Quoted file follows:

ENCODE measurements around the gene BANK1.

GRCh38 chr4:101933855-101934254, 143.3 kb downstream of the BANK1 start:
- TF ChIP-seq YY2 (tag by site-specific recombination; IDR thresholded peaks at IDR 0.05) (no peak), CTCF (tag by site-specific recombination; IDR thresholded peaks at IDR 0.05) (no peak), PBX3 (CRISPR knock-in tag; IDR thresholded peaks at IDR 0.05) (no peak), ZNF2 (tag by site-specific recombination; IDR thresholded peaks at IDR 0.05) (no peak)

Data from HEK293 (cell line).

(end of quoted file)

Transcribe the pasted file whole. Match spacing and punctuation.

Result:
ENCODE measurements around the gene BANK1.

GRCh38 chr4:101933855-101934254, 143.3 kb downstream of the BANK1 start:
- TF ChIP-seq YY2 (tag by site-specific recombination; IDR thresholded peaks at IDR 0.05) (no peak), CTCF (tag by site-specific recombination; IDR thresholded peaks at IDR 0.05) (no peak), PBX3 (CRISPR knock-in tag; IDR thresholded peaks at IDR 0.05) (no peak), ZNF2 (tag by site-specific recombination; IDR thresholded peaks at IDR 0.05) (no peak)

Data from HEK293 (cell line).